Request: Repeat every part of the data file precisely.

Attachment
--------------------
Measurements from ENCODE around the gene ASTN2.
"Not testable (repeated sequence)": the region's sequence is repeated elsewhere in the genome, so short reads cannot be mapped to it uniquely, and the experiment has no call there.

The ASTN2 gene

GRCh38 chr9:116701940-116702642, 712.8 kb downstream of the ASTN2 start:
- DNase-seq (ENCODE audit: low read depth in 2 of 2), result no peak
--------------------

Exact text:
Measurements from ENCODE around the gene ASTN2.
"Not testable (repeated sequence)": the region's sequence is repeated elsewhere in the genome, so short reads cannot be mapped to it uniquely, and the experiment has no call there.

The ASTN2 gene

GRCh38 chr9:116701940-116702642, 712.8 kb downstream of the ASTN2 start:
- DNase-seq (ENCODE audit: low read depth in 2 of 2), result no peak